When it comes to corporate travel, ride-hailing and on-demand services like Uber and Lyft are dominating the conversation. It’s for a good reason, considering business spend on services like these has spiked in recent years.
The latest stats from travel and expense company Certify revealed that Uber secured 56 percent of ground transportation expenses for Certify customers in 2017, up from 52 percent in 2016. The ridesharing industry overall landed 68 percent of 2017 ground travel spend, towering over car rentals, which secured 25 percent of last year’s spend in this category, as well as traditional taxis, which landed just 7 percent of Certify clients’ ground transit spend.
But these popular apps, which started as consumer-facing tools but have each made recent steps to embrace business travelers, don’t paint the entire picture of ground transportation for the corporate world, said Tobi Mac, founder and CEO of FlitWays Technology, and complexity in this space can make spend management increasingly difficult.
Businesses need options when it comes to ground travel, Mac recently told PYMNTS. That means an in-the-moment booking, or plans to secure a ride in a luxury vehicle by a professional driver, or ground transportation for hundreds of employees at a company party.
“The thing about Uber and Lyft is they have a more consumer-facing application that they are trying to introduce for corporate travelers,” said Mac. FlitWays is instead looking to curate the fragmented ground travel market in order to meet the various needs of business travelers while giving them more of a business-like experience.
Yes, that sometimes means a quick ride on the fly. But it can also mean booking rides a year in advance, “which is something businesses love in terms of planning, budgeting and expense management,” the CEO noted.
The B2B ground transportation segment also has to cater to the differing corporate cultures around the world. FlitWays announced last month its rollout in several European cities after its 2017 launch in the U.S. According to Mac, there are dramatic differences between these two jurisdictions.
“Europe tends to be more demanding in terms of requirements and expectations,” he said. “Of course, language and currency can be a struggle. Every country has its own regulations, and the EU has its own complex regulations.”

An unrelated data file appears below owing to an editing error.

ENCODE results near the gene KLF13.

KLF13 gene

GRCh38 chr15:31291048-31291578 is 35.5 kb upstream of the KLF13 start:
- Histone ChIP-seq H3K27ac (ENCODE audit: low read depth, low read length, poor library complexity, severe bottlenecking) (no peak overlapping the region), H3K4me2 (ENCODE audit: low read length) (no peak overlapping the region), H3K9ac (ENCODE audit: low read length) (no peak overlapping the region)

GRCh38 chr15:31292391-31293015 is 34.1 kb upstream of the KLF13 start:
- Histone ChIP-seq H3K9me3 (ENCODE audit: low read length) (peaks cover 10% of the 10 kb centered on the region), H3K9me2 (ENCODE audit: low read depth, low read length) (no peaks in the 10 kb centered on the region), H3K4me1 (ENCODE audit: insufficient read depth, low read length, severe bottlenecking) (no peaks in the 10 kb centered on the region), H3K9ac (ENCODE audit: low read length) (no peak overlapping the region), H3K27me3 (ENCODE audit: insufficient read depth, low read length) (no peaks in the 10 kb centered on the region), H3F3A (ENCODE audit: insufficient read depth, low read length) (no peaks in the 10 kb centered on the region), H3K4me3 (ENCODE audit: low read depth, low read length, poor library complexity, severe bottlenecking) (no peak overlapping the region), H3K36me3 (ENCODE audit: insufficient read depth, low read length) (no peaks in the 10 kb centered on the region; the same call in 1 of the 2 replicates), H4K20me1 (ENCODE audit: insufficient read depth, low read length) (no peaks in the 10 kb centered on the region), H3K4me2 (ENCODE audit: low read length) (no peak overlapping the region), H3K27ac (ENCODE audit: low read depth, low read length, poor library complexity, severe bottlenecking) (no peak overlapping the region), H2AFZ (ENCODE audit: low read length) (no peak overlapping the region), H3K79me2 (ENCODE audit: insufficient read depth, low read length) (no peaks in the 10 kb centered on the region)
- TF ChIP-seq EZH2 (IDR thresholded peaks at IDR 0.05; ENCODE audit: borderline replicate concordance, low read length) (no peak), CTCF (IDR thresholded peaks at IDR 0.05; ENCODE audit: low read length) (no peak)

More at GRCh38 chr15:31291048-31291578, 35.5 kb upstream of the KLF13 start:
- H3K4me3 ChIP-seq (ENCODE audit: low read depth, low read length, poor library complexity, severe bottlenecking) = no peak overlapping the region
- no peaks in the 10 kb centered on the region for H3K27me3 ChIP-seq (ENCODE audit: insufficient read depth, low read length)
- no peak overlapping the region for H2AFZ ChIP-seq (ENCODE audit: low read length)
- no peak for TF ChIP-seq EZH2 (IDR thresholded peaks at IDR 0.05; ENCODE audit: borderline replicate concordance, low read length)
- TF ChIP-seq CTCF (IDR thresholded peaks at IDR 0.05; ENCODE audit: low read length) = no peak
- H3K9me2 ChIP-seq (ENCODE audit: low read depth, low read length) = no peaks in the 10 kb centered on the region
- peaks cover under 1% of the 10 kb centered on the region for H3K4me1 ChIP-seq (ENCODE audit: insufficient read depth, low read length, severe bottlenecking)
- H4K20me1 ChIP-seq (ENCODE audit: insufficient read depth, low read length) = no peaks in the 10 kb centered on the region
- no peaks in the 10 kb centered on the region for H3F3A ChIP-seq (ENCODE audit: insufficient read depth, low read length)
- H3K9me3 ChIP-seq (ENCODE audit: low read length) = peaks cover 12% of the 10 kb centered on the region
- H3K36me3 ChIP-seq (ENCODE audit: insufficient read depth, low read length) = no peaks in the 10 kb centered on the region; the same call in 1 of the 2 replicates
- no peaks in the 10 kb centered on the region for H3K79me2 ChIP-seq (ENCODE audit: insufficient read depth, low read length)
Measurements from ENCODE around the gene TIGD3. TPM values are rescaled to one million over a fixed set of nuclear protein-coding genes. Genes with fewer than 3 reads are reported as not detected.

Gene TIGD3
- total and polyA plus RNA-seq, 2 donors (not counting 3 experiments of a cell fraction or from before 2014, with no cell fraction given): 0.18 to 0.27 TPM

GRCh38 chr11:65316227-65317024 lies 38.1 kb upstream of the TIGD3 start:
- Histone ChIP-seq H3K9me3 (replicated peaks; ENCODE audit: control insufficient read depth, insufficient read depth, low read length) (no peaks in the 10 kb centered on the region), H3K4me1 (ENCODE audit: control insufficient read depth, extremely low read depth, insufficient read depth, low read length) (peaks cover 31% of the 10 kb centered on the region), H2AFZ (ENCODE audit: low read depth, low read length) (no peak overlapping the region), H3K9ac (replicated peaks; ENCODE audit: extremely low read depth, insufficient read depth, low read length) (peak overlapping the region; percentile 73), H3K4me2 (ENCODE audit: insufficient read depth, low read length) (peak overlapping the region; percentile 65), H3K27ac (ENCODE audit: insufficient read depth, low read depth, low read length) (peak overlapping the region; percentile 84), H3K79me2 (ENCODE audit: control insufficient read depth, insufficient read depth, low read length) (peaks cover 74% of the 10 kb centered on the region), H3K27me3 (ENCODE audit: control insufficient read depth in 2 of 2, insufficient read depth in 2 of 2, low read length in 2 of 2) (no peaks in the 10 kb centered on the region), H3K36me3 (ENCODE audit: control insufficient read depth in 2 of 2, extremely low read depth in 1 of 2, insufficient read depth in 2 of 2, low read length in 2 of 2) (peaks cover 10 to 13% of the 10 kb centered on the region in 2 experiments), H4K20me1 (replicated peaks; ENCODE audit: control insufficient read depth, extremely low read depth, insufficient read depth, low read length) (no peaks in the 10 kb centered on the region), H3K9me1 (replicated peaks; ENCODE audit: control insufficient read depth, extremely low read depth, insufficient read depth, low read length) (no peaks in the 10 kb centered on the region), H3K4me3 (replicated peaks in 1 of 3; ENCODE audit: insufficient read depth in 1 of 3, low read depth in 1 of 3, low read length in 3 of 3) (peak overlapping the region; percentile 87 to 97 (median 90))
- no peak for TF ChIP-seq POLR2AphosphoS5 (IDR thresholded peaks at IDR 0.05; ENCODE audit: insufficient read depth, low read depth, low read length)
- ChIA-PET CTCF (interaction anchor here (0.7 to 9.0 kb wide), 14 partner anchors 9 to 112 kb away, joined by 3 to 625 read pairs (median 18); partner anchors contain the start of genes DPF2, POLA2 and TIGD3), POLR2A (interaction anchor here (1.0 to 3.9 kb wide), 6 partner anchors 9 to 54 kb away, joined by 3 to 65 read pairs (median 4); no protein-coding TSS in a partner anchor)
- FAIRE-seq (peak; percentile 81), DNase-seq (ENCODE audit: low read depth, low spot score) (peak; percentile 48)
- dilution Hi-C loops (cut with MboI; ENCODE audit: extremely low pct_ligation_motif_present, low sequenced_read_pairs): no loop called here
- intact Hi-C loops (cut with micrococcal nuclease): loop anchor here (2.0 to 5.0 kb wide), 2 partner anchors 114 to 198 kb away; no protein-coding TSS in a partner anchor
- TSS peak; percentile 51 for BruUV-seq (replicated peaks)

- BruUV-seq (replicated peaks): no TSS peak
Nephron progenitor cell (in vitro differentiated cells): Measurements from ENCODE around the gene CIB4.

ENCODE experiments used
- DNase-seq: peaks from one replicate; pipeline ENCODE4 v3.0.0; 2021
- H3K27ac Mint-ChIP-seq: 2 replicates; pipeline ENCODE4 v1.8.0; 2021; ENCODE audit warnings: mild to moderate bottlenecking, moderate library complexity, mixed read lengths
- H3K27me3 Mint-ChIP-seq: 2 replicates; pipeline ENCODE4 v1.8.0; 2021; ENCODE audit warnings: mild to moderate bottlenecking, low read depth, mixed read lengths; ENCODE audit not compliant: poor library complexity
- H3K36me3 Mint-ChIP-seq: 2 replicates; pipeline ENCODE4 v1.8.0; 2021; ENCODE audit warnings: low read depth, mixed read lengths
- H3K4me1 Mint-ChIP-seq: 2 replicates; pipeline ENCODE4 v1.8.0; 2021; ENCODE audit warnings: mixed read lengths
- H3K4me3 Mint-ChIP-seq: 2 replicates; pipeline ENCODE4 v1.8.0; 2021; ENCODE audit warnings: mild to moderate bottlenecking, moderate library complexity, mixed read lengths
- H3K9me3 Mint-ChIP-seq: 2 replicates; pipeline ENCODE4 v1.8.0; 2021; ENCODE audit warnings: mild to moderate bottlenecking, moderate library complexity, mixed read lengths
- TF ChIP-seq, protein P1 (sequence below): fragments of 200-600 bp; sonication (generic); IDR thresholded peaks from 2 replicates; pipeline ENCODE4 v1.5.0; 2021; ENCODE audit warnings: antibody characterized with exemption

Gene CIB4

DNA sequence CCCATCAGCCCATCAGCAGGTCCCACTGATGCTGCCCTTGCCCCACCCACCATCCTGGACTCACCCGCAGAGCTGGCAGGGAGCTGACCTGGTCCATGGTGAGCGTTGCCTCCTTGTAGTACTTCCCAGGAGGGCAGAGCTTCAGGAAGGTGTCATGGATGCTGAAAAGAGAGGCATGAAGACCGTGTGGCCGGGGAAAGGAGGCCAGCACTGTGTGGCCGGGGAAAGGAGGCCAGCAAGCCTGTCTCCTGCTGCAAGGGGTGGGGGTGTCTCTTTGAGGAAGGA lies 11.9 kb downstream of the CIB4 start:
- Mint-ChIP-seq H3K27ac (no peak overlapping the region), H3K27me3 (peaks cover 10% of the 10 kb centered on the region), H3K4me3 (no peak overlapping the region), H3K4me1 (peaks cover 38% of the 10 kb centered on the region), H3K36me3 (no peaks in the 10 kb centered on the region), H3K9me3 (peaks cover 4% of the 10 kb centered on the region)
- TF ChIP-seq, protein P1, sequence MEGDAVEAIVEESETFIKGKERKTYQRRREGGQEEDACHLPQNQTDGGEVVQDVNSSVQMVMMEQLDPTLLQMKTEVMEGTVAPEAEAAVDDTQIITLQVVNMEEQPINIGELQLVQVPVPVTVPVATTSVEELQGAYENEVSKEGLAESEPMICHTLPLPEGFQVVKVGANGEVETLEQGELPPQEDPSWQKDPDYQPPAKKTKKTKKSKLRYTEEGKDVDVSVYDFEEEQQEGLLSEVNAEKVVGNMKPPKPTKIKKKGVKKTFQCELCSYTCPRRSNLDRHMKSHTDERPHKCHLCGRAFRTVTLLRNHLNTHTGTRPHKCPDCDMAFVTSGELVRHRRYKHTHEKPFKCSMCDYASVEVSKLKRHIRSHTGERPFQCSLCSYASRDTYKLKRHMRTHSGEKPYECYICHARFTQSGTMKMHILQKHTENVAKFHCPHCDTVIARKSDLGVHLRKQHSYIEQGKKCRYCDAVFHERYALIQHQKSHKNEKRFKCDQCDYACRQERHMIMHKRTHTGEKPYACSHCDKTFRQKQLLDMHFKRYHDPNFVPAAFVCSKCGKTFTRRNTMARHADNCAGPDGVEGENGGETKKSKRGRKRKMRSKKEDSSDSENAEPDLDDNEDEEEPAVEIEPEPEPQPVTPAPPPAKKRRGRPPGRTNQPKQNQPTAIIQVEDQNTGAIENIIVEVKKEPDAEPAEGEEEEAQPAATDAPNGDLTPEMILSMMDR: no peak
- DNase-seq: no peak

Mac acknowledged a “learning curve” when entering into such an ecosystem of differing rules, language barriers and foreign exchange demands — the latter of which can also significantly complicate the expense management process.
With data coming in from multiple jurisdictions in multiple currencies, another area of corporate ground travel that adds to this information deluge is the fact that travelers aren’t always using the same card for their trips.
Despite the rise of digital solutions like Uber and Lyft, and despite efforts by these ground transportation firms to support businesses’ expense management needs, corporates continue to struggle with spend visibility. According to recent analysis by the Global Business Travel Association (GBTA) Foundation, cash and personal cards continue to present a problem for travel managers in tracking trip spend.
GBTA Foundation Director of Research Monica Sanchez said last November that the analysis suggests this can “pose problems, including reduced spend visibility, making it difficult to both track and enforce policy compliance and to perform back-office functions, such as reconciliation and reimbursement, as well.”
More recent data from Barclaycard highlighted the “consumerization” of business travel payments, meaning travelers often pay for company travel the same way they pay for business trips. Survey respondents also reported an increase in both physical and virtual card payments in their business travel spend.
Solutions that can support traveler choice are key, said Mac, especially for larger enterprises with different employees traveling in different ways. FlitWays enables individual users to toggle between three different cards on the app, including commercial or personal cards, while it can also facilitate invoicing directly to accounting teams, the executive said.
In addition to focusing on international expansion, FlitWays is also looking to launch its enterprise suite as it continues to explore the varying needs and demands from the business traveler market.
This suite, Mac said, “allows companies to assign different employees with different levels of work — entry level, executives, junior staff and senior staff — to have price and service level control over an employee, how they can book, when they can book and how much they can spend.”
Regardless of employee, mode of transportation, purpose of a trip, payment method, location, currency and all the other factors that surround a single ride, financial data must be consolidated and reported. With $1.15 trillion spent on business travel in 2016, the opportunity for enhanced spend management on ground transit is vast — with more than just Uber and Lyft vying for their piece of the market.